_{Angela Kraft, Oconomowoc, WI, angelakraft@cpm.org}

Do you have students who still struggle with memorizing multiplication facts or still use their fingers to find quick calculations? Or, have you ever had a student struggle to explain their thinking by saying, *“Well, I know how I got it, but I can’t explain it.”* While finger counting has its place in the math classroom, so does helping students to visualize calculations and patterns mentally. As a participant in the Teacher Redesign Corps (TRC) 3.0 I have been implementing number talks as often as possible with my 7th graders. My goals during these short sessions are to help students build mental calculation strategies and develop effective articulation of processes.

With effective communication among peers being the heart of CPM’s design, students need to be able to effectively explain their thinking to solve problems, as well as be able to listen and understand someone else’s ideas. In their book* Making Number Talks Matter*, Cathy Humphreys and Ruth Parker stress the importance of allowing the students to do the thinking rather than the teacher listing strategies for students to imitate. They explain in detail how to implement number talks and why they are so important. In short, number talks are quick problems that can be infused in any part of a math lesson.

A number talk can be implemented very easily and quickly. Simply post a problem you would like your students to mentally calculate. For example 18 x 5. Ask students to place a fist on their chest and raise a thumb when they have a solution. During your wait time, encourage students to try and solve the problem in more than one way. Students can indicate this by raising fingers from their fist as well. Once most students have arrived at an answer, ask a volunteer to share their solution. I find it helpful if you ask for all answers before asking students to explain their strategies. Then ask volunteers to explain their thinking on how they arrived at their answer. This can be the tricky part. As they explain, you, as the teacher record their strategy on the board being careful to not fix mistakes in the explanation or finish the strategy for the student. If a student is struggling, provide wait time to see if he/she can find the correct words to complete the explanation or ask probing question to assist the student along.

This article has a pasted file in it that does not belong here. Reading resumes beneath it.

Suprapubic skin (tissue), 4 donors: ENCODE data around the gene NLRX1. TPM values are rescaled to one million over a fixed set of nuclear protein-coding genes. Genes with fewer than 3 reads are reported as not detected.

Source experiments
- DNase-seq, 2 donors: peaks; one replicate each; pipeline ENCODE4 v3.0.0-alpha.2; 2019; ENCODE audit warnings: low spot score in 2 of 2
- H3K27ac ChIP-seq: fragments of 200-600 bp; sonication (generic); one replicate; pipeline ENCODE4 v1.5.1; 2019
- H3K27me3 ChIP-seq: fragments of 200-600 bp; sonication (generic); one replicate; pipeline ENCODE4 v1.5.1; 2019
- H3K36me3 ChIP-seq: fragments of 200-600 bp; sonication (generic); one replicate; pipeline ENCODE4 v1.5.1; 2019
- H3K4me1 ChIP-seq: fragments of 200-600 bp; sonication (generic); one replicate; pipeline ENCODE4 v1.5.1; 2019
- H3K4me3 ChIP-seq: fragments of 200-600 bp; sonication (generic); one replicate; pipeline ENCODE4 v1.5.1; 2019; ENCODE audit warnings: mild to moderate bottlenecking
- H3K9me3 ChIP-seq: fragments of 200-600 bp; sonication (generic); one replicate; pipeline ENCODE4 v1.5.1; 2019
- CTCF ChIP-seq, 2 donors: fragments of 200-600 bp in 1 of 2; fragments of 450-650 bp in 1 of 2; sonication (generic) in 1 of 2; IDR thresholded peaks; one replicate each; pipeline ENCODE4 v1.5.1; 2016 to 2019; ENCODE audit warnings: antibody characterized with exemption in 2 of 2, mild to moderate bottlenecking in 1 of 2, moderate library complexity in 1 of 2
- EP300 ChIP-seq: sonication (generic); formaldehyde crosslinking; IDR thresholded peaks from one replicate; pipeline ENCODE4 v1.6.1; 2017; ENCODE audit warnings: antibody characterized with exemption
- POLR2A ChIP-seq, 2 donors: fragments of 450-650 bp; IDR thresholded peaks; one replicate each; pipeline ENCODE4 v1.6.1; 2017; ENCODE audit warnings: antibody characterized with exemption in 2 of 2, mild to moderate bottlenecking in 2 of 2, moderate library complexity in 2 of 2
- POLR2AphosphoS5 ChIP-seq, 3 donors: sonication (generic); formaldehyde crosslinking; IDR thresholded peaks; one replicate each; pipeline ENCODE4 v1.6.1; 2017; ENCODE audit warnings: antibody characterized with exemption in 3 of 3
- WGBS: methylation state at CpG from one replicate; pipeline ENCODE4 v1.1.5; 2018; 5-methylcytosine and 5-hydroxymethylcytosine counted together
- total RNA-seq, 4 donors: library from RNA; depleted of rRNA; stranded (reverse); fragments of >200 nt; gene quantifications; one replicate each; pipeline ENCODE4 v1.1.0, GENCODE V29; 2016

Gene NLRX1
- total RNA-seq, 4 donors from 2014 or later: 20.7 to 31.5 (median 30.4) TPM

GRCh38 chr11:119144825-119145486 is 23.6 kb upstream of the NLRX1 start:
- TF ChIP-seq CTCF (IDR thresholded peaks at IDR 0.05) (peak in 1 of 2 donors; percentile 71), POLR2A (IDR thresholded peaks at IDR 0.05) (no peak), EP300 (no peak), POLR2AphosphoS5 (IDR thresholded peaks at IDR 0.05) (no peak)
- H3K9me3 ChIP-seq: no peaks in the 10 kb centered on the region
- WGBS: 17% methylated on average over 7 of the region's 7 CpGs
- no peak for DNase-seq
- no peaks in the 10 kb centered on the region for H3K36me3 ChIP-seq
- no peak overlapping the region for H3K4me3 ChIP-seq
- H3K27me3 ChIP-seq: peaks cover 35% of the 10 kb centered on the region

I have become such a fan of these quick number talks that I now implement them weekly, Number Talk Tuesday! My students look forward to these each week and I am amazed at how well my students have evolved at articulating their strategies. I have even begun to see this transfer to their daily teamwork where students have been much better communicators. They are also able to build number sense, recognize patterns in mathematics, and be exposed to the multitude of representations students use to mentally calculate problems. As a matter of fact, I had one class of 24 students be able to provide 12 different strategies for solving 18 x 5! Why not give one a try today!